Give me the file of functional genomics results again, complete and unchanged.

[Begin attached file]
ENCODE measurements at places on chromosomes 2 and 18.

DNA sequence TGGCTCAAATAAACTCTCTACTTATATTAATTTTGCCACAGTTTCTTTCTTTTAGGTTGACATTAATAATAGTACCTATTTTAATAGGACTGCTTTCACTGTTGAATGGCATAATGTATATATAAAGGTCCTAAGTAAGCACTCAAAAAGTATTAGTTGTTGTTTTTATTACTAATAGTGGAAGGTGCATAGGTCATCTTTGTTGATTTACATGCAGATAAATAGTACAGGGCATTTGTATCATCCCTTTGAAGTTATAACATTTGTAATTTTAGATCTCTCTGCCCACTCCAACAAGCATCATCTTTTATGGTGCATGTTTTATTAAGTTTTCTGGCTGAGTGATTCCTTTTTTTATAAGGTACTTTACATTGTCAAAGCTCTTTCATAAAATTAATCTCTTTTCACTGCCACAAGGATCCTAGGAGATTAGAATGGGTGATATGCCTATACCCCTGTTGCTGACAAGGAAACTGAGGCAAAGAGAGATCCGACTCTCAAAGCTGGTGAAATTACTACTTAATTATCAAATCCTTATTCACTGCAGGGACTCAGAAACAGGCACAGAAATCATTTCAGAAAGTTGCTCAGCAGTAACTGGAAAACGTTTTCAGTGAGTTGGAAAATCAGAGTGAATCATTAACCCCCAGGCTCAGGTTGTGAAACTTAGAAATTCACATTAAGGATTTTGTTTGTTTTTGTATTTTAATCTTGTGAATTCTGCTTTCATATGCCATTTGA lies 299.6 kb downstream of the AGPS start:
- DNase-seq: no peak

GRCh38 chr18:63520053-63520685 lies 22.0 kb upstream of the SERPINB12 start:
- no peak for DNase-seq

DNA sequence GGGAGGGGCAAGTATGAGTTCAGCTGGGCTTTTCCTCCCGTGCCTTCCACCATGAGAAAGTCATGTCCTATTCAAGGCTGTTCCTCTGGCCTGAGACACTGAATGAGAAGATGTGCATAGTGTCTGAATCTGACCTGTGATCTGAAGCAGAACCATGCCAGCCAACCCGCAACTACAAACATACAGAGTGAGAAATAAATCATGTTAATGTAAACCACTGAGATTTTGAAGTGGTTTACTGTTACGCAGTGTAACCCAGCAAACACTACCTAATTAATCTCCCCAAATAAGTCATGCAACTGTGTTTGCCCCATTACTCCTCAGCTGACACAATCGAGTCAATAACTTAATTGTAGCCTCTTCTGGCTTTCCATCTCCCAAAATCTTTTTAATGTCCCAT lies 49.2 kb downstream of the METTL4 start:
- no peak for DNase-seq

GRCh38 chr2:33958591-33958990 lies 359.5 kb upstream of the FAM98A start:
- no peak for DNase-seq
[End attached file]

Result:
ENCODE measurements at places on chromosomes 2 and 18.

DNA sequence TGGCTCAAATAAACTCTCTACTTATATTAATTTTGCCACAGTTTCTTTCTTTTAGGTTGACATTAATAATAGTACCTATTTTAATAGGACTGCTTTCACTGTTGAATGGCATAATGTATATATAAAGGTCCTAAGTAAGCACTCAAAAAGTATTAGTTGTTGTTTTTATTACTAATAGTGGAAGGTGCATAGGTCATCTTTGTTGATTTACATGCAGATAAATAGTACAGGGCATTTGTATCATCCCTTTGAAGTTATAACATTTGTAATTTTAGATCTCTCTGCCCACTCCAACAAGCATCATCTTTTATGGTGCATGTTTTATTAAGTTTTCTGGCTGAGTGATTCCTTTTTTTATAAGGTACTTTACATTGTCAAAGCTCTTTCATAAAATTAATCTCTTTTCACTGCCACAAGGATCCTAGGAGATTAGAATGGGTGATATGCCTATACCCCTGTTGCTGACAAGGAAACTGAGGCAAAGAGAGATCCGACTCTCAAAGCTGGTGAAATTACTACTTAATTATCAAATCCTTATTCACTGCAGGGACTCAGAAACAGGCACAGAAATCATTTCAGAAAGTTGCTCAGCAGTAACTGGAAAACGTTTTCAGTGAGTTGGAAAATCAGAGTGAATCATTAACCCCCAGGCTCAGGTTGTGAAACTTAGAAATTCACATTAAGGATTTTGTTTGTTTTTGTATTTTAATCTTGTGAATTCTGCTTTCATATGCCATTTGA lies 299.6 kb downstream of the AGPS start:
- DNase-seq: no peak

GRCh38 chr18:63520053-63520685 lies 22.0 kb upstream of the SERPINB12 start:
- no peak for DNase-seq

DNA sequence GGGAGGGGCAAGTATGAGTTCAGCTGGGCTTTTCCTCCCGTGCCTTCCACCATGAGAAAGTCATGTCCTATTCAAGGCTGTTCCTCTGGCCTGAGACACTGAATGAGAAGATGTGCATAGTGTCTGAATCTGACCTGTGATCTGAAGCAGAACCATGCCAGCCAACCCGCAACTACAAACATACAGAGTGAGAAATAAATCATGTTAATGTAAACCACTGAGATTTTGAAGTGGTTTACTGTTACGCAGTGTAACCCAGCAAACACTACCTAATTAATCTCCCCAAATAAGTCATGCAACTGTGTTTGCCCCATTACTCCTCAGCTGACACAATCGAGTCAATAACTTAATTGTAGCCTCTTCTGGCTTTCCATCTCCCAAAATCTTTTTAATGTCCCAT lies 49.2 kb downstream of the METTL4 start:
- no peak for DNase-seq

GRCh38 chr2:33958591-33958990 lies 359.5 kb upstream of the FAM98A start:
- no peak for DNase-seq